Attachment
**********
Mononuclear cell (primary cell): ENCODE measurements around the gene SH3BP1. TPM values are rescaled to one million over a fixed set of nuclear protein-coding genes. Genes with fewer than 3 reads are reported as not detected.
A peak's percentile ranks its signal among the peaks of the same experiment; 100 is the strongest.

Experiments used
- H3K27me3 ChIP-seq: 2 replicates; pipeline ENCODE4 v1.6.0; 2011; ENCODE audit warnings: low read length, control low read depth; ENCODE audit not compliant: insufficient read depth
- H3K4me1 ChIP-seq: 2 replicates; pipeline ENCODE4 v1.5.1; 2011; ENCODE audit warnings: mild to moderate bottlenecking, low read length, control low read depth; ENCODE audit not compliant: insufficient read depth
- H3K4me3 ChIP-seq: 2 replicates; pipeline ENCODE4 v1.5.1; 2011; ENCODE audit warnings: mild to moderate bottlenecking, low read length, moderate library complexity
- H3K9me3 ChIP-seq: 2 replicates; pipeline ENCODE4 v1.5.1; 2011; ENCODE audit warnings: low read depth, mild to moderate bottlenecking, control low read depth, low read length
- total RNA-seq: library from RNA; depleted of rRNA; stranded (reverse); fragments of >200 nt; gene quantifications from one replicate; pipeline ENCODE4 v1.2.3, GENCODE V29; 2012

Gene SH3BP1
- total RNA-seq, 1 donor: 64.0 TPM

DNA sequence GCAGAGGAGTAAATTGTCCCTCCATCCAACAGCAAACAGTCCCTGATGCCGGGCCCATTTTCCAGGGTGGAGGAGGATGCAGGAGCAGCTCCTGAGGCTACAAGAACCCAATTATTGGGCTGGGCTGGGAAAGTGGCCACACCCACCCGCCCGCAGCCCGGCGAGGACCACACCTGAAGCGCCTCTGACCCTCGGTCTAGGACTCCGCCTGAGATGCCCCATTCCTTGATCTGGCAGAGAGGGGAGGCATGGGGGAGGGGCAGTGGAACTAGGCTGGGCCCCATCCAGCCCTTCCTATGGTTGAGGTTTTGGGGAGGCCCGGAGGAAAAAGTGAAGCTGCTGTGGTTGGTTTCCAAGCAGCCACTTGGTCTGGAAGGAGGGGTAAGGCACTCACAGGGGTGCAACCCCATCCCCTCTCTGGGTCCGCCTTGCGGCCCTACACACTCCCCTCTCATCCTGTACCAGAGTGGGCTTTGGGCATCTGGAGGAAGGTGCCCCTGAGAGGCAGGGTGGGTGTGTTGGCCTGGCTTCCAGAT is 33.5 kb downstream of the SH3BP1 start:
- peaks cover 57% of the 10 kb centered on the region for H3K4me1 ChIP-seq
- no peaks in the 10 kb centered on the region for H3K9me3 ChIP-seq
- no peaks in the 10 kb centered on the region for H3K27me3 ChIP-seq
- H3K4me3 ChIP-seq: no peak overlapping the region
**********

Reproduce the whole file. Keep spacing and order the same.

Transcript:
Mononuclear cell (primary cell): ENCODE measurements around the gene SH3BP1. TPM values are rescaled to one million over a fixed set of nuclear protein-coding genes. Genes with fewer than 3 reads are reported as not detected.
A peak's percentile ranks its signal among the peaks of the same experiment; 100 is the strongest.

Experiments used
- H3K27me3 ChIP-seq: 2 replicates; pipeline ENCODE4 v1.6.0; 2011; ENCODE audit warnings: low read length, control low read depth; ENCODE audit not compliant: insufficient read depth
- H3K4me1 ChIP-seq: 2 replicates; pipeline ENCODE4 v1.5.1; 2011; ENCODE audit warnings: mild to moderate bottlenecking, low read length, control low read depth; ENCODE audit not compliant: insufficient read depth
- H3K4me3 ChIP-seq: 2 replicates; pipeline ENCODE4 v1.5.1; 2011; ENCODE audit warnings: mild to moderate bottlenecking, low read length, moderate library complexity
- H3K9me3 ChIP-seq: 2 replicates; pipeline ENCODE4 v1.5.1; 2011; ENCODE audit warnings: low read depth, mild to moderate bottlenecking, control low read depth, low read length
- total RNA-seq: library from RNA; depleted of rRNA; stranded (reverse); fragments of >200 nt; gene quantifications from one replicate; pipeline ENCODE4 v1.2.3, GENCODE V29; 2012

Gene SH3BP1
- total RNA-seq, 1 donor: 64.0 TPM

DNA sequence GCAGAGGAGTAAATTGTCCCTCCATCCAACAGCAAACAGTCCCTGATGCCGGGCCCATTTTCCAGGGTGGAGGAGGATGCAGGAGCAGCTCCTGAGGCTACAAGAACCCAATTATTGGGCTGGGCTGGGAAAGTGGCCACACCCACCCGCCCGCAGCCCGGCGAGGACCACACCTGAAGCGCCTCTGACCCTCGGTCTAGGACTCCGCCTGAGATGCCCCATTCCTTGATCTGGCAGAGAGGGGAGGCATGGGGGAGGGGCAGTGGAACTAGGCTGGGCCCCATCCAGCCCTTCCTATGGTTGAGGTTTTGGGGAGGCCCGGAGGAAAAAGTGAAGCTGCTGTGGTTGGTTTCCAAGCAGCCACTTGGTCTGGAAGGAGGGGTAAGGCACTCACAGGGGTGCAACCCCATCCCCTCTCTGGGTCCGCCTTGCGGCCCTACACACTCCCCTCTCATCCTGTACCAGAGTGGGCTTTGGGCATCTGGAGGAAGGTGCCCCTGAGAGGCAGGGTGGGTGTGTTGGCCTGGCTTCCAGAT is 33.5 kb downstream of the SH3BP1 start:
- peaks cover 57% of the 10 kb centered on the region for H3K4me1 ChIP-seq
- no peaks in the 10 kb centered on the region for H3K9me3 ChIP-seq
- no peaks in the 10 kb centered on the region for H3K27me3 ChIP-seq
- H3K4me3 ChIP-seq: no peak overlapping the region